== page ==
Content Marketing, Guest Posts

5 Ways to Hack the Blank Page by @VioletaNedkova


Image created by Yasmine Sedky (‏@yazsedky).

This is a guest blog entry by Violeta Nedkova.

Whether you’re writing a report or an article or a short story, you’ve most likely encountered the irrational fear of the stark naked page before you. You might be envisioning a ton of people expecting you to fill it a certain way or you might fear that the well of inspiration is running dry.

Whatever your reason, I’m sure you know this fear is ungrounded. And those of us who have to produce a certain amount of words every week (for money) know that when “the muse” is hiding, you have to hack your way through it. Eventually those hacks become habits.

So let’s see how we can “hack” this…

Take a Walk

I’ve already written about the benefits of walking — it clears your mind and refreshes your memory system. It also gives you fresh ideas and helps you focus. This is why walking meetings are quite productive.

But what if you’re not * required * to take walks? What if — like me — you’re working remotely? Then you have to make walking one of your priorities. Like my friend Carl Hamlet, who walks 3 times a day, every day.

Habits form and settle in a 3-step process called “the habit loop”:

Briefly, the cue is you feeling stuck and staring at the blank page. What’s your response? Probably distracting yourself from your failure, which brings you temporary satisfaction.

Science says, replace the routine for better habits.

So next time you feel stuck, go for a walk and revisit the page once you’re refreshed. That way, the bad habit you previously had becomes a healthy one. Plus, you don’t only get temporary satisfaction, but also a dose of inspiration.

Find a Writing Buddy

A couple of weeks ago I had trouble coming up with content, so my co-founder — Mike Sutton — suggested co-writing every other day. The mere knowledge that someone else is struggling at the same time you are is somewhat comforting. Not to mention at the end of the session you have to report what you’ve managed to accomplish, which motivates you.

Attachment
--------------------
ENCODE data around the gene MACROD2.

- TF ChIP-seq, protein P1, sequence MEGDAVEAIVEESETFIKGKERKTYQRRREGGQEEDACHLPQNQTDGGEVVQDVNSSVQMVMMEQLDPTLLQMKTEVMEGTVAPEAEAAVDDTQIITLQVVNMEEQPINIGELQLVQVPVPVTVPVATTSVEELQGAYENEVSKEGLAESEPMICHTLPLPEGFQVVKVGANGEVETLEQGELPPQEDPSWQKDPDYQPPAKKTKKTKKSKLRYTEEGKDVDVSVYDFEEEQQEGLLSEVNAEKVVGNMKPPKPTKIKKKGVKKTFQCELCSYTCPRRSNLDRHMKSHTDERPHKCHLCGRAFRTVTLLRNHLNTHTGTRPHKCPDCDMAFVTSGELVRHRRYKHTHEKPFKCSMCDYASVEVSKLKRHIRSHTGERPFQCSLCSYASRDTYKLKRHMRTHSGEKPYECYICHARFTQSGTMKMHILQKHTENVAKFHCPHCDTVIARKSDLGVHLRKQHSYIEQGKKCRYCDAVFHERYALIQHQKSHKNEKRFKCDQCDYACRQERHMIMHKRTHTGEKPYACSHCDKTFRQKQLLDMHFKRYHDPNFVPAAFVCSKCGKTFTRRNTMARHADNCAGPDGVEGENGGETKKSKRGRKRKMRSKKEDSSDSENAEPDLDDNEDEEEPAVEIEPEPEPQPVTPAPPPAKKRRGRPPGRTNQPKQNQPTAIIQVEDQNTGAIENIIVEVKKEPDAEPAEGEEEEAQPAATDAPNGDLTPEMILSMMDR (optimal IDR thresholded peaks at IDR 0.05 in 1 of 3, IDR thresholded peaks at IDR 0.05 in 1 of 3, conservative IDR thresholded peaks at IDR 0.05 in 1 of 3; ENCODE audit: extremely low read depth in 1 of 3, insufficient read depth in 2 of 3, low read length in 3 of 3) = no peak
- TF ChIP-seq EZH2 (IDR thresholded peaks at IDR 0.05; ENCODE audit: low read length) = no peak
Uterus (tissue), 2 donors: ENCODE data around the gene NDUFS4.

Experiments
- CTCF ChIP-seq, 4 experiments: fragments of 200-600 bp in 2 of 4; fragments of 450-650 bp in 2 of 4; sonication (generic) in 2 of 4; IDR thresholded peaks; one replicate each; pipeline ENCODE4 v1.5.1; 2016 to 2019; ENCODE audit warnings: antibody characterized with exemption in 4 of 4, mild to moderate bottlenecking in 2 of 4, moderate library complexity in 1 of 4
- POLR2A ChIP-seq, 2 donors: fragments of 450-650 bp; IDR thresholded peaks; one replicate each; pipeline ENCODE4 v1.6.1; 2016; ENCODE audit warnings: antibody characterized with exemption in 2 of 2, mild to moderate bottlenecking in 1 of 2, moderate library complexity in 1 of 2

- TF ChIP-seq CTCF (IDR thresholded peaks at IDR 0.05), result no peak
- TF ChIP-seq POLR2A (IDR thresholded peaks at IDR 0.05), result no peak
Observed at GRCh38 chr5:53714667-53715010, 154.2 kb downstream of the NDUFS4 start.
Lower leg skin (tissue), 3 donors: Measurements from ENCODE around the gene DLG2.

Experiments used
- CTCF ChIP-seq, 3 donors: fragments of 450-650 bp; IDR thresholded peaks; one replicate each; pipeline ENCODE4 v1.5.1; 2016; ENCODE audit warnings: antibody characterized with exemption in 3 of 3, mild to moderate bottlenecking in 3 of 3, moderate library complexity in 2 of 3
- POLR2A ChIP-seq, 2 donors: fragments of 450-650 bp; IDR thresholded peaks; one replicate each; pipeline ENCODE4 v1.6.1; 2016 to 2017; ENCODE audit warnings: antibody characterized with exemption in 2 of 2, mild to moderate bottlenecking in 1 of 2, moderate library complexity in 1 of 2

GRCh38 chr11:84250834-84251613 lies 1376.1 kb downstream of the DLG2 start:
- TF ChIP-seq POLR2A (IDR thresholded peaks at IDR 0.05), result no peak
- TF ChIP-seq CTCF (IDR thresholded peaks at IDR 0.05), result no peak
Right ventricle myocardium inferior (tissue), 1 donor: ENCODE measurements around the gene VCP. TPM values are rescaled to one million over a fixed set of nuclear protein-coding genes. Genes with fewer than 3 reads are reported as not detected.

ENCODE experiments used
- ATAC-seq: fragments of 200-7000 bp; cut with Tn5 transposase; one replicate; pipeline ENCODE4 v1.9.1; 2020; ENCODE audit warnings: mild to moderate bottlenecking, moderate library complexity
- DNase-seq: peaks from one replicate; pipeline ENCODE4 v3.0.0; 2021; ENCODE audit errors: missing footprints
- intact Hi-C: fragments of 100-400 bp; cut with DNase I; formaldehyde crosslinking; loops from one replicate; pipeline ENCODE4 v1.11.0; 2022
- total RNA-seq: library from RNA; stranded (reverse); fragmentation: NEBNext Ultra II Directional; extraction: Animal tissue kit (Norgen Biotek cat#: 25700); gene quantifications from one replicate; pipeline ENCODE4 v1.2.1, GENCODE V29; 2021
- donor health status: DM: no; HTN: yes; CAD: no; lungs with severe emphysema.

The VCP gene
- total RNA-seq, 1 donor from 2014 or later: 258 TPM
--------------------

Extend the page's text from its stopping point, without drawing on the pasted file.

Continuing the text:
It’s mostly necessary for people who struggle with managing their own time. For example, because I’m a remote worker, I work alone at home and sometimes I get carried away with unimportant tasks. There is nobody to “monitor” and guide me, so I end up getting lost.

In this case your writing buddy becomes your compass. It’s even better if they live in the same town and you can arrange a meetup over coffee.

If you’re not that good at meeting people, try an online community. People there are actually very friendly and willing to pair up on projects, so why not check out some Slack groups or create your own!

The image on the left is a list of my favorite slack communities (left) and the channels in my own slack (contentheroes). I created it because I wanted to invite my favorite people and be able to reach out to them anytime.

It goes beyond twitter and skype. People say it’s even replacing IRC at work. I’m not surprised. I can’t even remember what it was like before Slack becoming a part of my every day routine. You won’t either if you try it.


Light Yourself On Fire

Just choose a topic that lights you on fire.

It’s virtually impossible to stay silent when you really care about something. If you get me started on gay rights or genetic engineering, forget it. I’m going to yap until the Sun comes down, and then back up.